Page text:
The final differential diagnosis is one of greater concern to watch for.  The DSM-IV-TR gives the following criteria for schizophrenia, in which one would need to carefully examine a possible GID patient against these criteria as well in order to rule out any possible erroneous diagnoses.  These criteria include, but are not limited to, delusions, hallucinations, disorganized speech, grossly disorganized or catatonic behavior, or negative symptoms (i.e. flattened affect).  Should these specific symptoms appear, then a diagnosis of schizophrenia would be more apt than a GID diagnosis.  When comparing these two diagnoses criterion in the DSM, we are able to notice that there is a vast difference that needs to be identified with careful detail as to not misdiagnose the patient.

Treatment Strategies

            When considering treatment options for the GID patient, one must consider the many options and the length of time that some of the treatments take when working with a client.  Like any other field of study, transgender counseling may be more beneficial when done with a Gender Specialist or Senior Gender Specialist, however if the client is unable to find a specialist, it is best to work with a therapist that is willing to look out for their best interests.  To understand a gender specialist and senior gender specialist over a traditional psychotherapist, in their book Transgender Care, Gianna E. Israel and Donald E. Tarver II, M.D. (1997) explain the work of both of these specialized fields.

“The Gender Specialist may be a professional, paraprofessional, or peer-support care provider.  The Gender Specialist is an active practitioner in psychotherapy counseling, or education directly oriented toward gender-identity issues. 

“The Senior Gender Specialist is a care provider who has actively practiced as a Gender Specialist for five years.  Senior Gender Specialists are deemed appropriate to provide assessment and evaluation letters, as recommended for Genital Reassignment Surgery.”

During the mental health treatment process, there are many possibilities for helping the client in their mental health needs, including, but not limited to: individual counseling by counselors who have an adequate knowledge base for understanding transgender, transsexual and GID issues in counseling (Carroll and Gilroy, 2002; Carroll, Gilroy, and Ryan, 2002; Ellis and Erikson, 2002 Schaefer and Wheeler, 2004), self-help and social support groups, group psychotherapy, having a transgender friendly office and staff (Kirk and Belovics, 2008), properly assess and diagnose GID patients (Koetting, 2004), hormone treatment (Asscheman and Gooren, 1992; Cohen-Kettenis and Gooren, 1992), endocrinology, surgery, and psychiatry (Seil, 2004).  Also it is important to help the client’s immediate family members and spouse individually, or conjointly if they so desire, in order for them to be able to understand the gender reassignment process and so that they can discuss any issues that they may have about their loved one as well.  Besides family therapy (Bockting, Knudson, and Goldberg, 2006), it may also be important to the spouse/ partner to be involved in relationship therapy along side the transgender client, in order for them to be able to focus their effort on issues in their relationship regarding the transition process.  Additionally, Devor’s Fourteen Stage Model of Transsexual Identity Formation could help likewise in treating individuals with GID and may assist them in their transition of their identity (2004).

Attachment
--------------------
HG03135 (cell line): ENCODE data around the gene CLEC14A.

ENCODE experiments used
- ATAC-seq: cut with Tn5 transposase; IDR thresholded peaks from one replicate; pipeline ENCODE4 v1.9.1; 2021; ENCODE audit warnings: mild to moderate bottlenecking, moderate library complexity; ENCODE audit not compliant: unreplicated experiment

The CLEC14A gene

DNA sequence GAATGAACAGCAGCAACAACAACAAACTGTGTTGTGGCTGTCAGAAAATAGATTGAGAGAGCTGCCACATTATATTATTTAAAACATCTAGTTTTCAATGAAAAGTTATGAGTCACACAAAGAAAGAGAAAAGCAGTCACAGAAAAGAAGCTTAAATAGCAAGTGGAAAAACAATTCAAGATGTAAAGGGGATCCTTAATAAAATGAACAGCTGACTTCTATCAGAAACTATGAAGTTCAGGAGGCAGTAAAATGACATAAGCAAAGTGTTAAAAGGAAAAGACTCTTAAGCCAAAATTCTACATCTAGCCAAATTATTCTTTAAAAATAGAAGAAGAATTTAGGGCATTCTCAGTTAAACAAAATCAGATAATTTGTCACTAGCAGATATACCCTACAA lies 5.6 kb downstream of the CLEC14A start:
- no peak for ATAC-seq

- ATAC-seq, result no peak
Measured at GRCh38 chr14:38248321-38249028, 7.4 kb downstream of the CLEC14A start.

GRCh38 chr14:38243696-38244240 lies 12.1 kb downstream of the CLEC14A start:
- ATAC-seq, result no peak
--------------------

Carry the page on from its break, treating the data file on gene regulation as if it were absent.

Transgenderism is not always a painless path to follow (Hotchkiss, 1995), and transgender individuals, as well as their loved ones have often been an underserved community that are in need of empathic, comprehensive, and clinically competent care providers who are not there to judge or try to mislead them in any direction.  With the knowledge that has been presented in this paper and through the research undertaken, any motivated mental health care professional or counselor will be able to come to the same knowledge and level of empathy and compassion that is needed to counsel these clients.  With a typical time frame of two and one half years from the beginning of the counseling process to the completion of post-operative psychotherapy, it is also important not to set specific time frames and to allow for other issues that may need to be addressed prior to any further treatments.  It is also imperative to understand that post-operative counseling is just as important as pre-operative counseling.  With little to no literature found on post-operative counseling, it is important that further studies be undertaken to understand this part of the transition process. 

References have been removed for safety of keeping my paper as mine and to minimize plagarism.